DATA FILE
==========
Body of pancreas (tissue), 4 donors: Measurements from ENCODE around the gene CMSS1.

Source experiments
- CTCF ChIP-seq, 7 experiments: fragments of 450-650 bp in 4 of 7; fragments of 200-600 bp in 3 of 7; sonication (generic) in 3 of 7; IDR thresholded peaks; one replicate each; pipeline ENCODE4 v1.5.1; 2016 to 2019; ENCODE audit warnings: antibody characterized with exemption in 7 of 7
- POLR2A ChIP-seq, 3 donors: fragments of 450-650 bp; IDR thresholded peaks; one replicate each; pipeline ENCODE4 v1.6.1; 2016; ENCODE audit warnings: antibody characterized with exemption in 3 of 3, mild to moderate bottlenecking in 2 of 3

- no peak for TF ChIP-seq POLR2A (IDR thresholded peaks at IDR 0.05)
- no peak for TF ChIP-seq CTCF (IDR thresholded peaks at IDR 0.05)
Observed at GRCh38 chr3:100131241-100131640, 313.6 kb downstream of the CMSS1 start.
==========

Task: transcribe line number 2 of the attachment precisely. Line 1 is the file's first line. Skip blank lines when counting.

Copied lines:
Source experiments